Forage and Clover
Better Forage Quality
It has long been recognized that the forage quality of legumes, including clovers, is generally higher than that of most forage grasses. Legumes are usually higher in crude protein, digestibility and many minerals and vitamins. The legume forages are digested more rapidly than grasses. The result is better animal performance.
The total yield of forage per acre from grass/legume mixtures is usually increased over grass alone. For example, studies conducted over many years at the University of Kentucky have shown that red clover grown with tall fescue produces a greater total forage yield than tall fescue fertilized with 180 lb/N/acre.
Reduced Animal Toxicities
Clovers can play an important role in offsetting various livestock disorders caused by other forages, especially forage grasses. In a recent survey in two southern states, "growing legumes with tall fescue" was found to be the number one strategy used by beef cow and calf producers to cope with the endophyte of tall fescue. Grass tetany is another animal disorder reduced or eliminated by the presence of clovers in animals' diets.
The use of clovers in forage crops can have an enormous impact on the economics of pasturing grazing animals. Nutrition is generally recognized as the primary limiting factor on most livestock farms, and legumes usually provide higher nutrition levels than grasses. Better nutrition means more milk production, higher weaning weights, and increased likelihood of high reproductive efficiency. These factors positively impact gross income.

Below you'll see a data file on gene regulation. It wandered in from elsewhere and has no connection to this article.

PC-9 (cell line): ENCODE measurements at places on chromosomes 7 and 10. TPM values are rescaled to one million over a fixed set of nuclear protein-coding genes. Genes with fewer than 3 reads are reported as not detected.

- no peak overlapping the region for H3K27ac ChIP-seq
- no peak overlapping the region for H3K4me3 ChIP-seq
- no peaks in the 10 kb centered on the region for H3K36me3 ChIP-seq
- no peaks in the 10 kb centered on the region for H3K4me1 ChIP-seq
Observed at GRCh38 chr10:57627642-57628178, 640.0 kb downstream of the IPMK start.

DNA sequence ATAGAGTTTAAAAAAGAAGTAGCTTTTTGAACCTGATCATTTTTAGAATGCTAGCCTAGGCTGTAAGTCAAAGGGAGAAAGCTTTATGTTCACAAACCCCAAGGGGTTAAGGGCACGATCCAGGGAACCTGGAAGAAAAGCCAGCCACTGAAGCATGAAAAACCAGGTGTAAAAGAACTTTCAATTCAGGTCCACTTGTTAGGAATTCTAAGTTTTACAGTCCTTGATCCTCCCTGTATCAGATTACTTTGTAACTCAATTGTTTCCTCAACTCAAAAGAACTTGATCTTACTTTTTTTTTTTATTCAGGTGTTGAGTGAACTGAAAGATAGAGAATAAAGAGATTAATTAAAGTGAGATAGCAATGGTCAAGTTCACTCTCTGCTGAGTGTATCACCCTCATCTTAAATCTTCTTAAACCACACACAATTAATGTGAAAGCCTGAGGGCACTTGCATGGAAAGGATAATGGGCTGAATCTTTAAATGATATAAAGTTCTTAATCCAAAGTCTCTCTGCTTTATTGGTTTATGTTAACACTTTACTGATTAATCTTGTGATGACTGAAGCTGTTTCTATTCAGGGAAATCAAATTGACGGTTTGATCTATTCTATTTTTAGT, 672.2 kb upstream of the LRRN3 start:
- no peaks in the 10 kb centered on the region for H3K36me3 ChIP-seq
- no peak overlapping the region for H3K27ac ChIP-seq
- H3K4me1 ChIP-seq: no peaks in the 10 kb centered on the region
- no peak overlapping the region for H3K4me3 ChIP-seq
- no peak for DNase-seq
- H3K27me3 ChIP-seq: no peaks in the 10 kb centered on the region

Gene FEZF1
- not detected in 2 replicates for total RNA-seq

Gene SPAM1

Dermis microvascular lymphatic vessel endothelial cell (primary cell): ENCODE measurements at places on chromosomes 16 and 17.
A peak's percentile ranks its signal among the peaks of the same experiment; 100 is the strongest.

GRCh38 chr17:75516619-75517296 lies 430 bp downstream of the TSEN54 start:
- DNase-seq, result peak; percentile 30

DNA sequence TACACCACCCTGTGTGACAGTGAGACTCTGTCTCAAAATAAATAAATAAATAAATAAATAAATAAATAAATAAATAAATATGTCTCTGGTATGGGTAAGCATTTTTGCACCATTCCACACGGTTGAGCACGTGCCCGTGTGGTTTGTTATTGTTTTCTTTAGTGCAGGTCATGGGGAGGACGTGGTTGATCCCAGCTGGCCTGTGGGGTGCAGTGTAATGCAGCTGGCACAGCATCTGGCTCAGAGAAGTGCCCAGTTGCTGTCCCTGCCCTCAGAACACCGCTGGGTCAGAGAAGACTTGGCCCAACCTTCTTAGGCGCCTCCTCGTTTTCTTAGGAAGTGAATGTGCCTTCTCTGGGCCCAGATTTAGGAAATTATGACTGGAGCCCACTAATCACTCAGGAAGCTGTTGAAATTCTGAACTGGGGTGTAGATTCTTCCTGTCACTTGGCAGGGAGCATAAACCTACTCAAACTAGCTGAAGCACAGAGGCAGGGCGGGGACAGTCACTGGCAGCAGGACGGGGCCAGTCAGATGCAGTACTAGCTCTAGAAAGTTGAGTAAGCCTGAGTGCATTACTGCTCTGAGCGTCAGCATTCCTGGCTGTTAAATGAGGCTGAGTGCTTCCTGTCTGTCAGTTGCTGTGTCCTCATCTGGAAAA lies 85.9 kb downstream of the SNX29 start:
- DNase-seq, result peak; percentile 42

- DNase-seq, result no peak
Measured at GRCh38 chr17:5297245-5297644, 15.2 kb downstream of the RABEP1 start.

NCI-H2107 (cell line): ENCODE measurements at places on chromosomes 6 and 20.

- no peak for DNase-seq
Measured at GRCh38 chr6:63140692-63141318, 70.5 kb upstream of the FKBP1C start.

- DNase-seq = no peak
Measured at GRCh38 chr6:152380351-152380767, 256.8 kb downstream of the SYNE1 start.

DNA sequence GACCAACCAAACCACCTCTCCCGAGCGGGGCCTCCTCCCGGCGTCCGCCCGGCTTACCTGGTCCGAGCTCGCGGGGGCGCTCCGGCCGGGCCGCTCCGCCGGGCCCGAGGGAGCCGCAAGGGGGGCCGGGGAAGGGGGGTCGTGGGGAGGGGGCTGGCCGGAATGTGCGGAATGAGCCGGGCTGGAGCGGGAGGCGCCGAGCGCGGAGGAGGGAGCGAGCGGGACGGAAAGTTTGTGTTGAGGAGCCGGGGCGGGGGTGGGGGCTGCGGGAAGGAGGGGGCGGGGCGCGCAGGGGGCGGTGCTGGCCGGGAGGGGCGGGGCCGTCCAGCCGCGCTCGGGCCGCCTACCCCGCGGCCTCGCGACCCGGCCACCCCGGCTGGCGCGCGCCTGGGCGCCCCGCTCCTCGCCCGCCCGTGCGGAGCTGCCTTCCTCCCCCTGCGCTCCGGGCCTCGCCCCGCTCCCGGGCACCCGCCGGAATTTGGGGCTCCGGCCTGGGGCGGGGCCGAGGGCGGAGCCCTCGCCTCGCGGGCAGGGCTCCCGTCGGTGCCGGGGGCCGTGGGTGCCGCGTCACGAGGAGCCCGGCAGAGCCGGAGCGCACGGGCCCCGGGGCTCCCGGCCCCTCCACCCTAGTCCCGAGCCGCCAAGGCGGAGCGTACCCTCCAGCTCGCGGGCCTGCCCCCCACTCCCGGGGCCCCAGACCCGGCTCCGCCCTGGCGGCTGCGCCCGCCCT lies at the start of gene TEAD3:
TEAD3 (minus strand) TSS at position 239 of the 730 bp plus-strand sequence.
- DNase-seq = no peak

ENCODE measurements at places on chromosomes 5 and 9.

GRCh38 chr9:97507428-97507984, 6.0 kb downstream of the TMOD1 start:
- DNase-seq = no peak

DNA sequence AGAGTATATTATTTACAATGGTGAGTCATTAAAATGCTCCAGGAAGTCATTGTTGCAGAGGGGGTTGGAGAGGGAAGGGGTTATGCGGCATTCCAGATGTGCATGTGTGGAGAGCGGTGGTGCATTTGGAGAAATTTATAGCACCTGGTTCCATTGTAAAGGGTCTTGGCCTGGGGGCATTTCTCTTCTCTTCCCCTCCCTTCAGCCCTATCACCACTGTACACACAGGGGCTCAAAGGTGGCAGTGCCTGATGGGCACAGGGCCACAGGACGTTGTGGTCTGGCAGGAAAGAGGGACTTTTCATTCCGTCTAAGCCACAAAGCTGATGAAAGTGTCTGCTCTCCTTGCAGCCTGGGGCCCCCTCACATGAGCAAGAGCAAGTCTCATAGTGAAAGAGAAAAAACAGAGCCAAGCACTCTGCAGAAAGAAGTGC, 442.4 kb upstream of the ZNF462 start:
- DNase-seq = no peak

Cover forages also help reduce expenses by lowering nitrogen fertilizer expense, which typically accounts for 20 to 40% of the cost of producing forage from grasses (and nitrogen prices have generally been on the increase since the early 1970's). Clover seed usually costs $10 to $25 per acre depending on the seeding rate. Other costs associated with establishing clovers depend on the growing site, situation, and method of seeding, but are typically less than the seed costs. Often the value of nitrogen fixed by clovers will more than offset the cost of their establishment.
Thus, the use of clovers in forage programs has dual benefits. When clovers are present, animal performance increases while expenses decreases. Clovers are truly sustainable plants. Research results, farmer experience, and many demonstrations have clearly shown clovers to be agronomically sound, environmentally friendly, and economically advantageous. Watch this video to learn more about improving your forage program with clover."
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Research and Extension Publications
Auburn University (Alabama)
University of Georgia
University of Kentucky
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